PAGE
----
No candidate in my lifetime has ever been subjected to this level of abuse, vitriol and dirty tricks. To be sure, Trump has invited some of it. But all? Or even most? In my view, those who think the real target is Trump-as-messenger rather than Trump’s message are kidding themselves.

Obviously, my analysis will be ridiculed and dismissed by anyone who disagrees that the current government functions like a bipartisan oligarchy and who disputes that Trump is challenging that arrangement. But those who see the situation more or less the same way, even if they can’t stand Trump personally, should at least be willing to consider that Trump is doing something good by explicitly running on the common good. Contrast that with Hillary Clinton’s campaign to further the private good of discrete sections of the electorate, plus—above all—the private good of the candidate herself and her family.

This does not of course wash clean all of Trump’s vices. But statesmanship is about circumstance. It does seem to me that Trump’s policies are urgently needed right now to serve the common good in an emergency situation. Hillary’s policies, by contrast, would serve various private interests at the expense of the common good while making the emergency worse—and perhaps more protracted, if not permanent (but only because nothing human is permanent).

It does also seem to me that Trump’s policies offer at least a chance to begin rebuilding the foundation of a shared public morality because a prerequisite is a reassertion of the right of self-government, of the sovereignty of the people, of their ability to change course, to defy “History.” Trump may not be the ideal man to lead this effort. Perhaps some unimpeachably moral man might have been better. But that’s not a sure thing: witness all the unimpeachably moral men—many of whom sincerely but ineffectively opposed decades of leftist assault—lying down for Hillary. However that may be, it seems quite clear that with Hillary’s policies we risk the final triumph of the leftist rejection of the old morality and its replacement by identity politics, the cult of the “victim,” and the demonization of America and the West.

What Now?

Pinkoski says that I do not offer guidance on what to do if Trump is defeated. He is right that I have not—yet—offered any specific guidance. I have left hints.

In any event, there are two difficulties with engaging in such a discussion. The first is simply that the election has not yet been held and Trump may still win.

Crazy, I know!

But I cling to the idea—so alien and distasteful to the American ruling class—that the contest must go through the formality of taking place before we accept the result. Let’s vote before we exult or despair. If Trump wins, we will have a chance to revive and restore republicanism along the lines I have sketched. It may not be much of a chance, but as long as there is a chance, then prudent and responsible men have an obligation to try.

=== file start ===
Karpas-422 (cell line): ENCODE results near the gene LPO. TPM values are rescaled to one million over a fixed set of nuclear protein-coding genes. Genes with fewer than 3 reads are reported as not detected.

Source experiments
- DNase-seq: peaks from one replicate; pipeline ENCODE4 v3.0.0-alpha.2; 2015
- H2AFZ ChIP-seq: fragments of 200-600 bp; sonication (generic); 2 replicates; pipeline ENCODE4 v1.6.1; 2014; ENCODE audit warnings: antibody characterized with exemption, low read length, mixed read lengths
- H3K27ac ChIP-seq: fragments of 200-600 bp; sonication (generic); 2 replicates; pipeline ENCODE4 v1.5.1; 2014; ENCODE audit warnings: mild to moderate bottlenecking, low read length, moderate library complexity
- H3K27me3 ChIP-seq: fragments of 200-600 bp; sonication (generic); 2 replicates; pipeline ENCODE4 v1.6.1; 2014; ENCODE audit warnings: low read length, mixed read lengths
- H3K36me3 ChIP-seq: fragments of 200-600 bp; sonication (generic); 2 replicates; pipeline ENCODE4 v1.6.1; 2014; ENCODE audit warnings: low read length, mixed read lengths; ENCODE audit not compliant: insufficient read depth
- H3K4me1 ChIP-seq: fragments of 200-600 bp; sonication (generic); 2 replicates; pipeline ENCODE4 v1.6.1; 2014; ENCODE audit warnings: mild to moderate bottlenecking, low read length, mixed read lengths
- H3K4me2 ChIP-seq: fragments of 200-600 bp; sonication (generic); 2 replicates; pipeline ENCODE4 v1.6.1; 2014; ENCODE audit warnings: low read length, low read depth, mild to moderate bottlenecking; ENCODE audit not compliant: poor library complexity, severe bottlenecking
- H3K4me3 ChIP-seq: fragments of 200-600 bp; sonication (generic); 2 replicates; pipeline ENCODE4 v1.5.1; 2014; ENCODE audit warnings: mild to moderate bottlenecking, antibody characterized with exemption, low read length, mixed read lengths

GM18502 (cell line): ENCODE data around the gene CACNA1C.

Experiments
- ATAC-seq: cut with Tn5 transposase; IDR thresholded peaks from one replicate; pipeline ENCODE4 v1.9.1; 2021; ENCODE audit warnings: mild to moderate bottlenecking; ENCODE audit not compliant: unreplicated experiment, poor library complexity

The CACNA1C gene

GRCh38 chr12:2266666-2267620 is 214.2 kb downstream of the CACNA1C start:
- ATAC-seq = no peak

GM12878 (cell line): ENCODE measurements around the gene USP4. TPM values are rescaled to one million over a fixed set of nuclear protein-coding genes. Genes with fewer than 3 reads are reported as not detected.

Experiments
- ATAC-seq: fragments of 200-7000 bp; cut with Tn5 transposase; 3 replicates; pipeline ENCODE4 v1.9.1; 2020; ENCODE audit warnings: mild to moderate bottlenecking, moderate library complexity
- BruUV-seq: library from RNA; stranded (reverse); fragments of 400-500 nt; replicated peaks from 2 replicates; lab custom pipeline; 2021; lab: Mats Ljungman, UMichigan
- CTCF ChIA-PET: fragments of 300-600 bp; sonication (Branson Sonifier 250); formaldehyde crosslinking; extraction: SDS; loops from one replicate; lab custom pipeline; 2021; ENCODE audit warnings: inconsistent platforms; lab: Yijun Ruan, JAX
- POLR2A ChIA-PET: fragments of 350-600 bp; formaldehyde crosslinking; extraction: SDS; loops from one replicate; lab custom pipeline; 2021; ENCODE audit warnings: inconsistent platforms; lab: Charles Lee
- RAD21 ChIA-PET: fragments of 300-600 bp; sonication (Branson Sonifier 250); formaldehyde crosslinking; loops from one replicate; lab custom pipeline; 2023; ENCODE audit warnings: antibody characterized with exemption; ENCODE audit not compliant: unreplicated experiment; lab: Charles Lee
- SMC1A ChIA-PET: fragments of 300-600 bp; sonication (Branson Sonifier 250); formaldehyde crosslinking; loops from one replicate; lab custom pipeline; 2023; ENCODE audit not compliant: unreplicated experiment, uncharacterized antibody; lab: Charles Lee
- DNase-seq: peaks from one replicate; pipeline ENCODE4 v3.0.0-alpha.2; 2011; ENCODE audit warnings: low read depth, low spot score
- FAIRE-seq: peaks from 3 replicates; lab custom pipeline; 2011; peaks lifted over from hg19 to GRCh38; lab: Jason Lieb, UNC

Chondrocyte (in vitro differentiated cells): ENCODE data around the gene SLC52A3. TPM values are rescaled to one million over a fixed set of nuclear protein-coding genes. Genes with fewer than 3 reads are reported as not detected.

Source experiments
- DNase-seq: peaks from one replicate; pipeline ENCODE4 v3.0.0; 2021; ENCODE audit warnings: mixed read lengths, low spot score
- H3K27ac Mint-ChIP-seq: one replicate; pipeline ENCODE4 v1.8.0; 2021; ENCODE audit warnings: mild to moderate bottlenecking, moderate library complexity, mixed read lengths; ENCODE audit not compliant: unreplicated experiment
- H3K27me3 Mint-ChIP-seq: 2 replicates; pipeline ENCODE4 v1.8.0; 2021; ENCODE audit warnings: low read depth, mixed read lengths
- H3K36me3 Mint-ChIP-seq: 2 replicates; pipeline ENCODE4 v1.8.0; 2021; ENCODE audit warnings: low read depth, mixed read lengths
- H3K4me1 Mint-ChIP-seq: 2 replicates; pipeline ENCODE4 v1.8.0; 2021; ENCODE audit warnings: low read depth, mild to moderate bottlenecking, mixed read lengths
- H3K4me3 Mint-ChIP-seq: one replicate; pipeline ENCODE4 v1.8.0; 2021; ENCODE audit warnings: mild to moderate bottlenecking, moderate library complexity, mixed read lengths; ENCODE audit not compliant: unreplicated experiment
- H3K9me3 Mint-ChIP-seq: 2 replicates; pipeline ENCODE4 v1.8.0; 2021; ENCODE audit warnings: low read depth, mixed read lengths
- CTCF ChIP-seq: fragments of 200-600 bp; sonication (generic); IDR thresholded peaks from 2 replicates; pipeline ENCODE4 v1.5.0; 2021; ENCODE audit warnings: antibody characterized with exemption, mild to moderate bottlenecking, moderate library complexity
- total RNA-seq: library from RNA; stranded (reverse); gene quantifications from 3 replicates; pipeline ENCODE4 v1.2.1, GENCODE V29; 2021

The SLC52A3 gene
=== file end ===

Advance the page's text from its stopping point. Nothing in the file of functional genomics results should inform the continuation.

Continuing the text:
However, that discussion will be acrimonious and unpleasant, and—especially—prone to misinterpretation, willful and otherwise. This is the second reason for reticence. Not for permanent silence, but for caution and circumspection. It is possible to envision a situation in which Caesarism is the best possible outcome among the available alternatives—“best” being here a highly relative term. But to say so is not merely to invite, it is to guarantee that one will be charged with calling for and even welcoming—wishing for—Caesarism. The dishonesty and vacuity of the modern intelligentsia is now absolute. It’s Conor Friedersdorfs all the way down.

I, for one, am not sure that I know how to discuss productively what might be coming, except in private, with sensible friends. But then one must ask: what good would that do? I return to Pinkoski’s comments on esotericism. What good is esotericism in an urgent situation? Esotericism was developed in order to transmit unpopular and even potentially dangerous doctrines to wise men over centuries. It was then adapted by the early moderns as a means of spreading their propaganda while protecting their enterprise. But the early moderns were confident that time was on their side. Their project might take a couple of centuries, but those would be centuries of improvement and “winning.” We don’t have that kind of time, it seems to me.

So the conversation must take place after all. Its full scope can wait, but perhaps there’s no harm in raising certain questions now.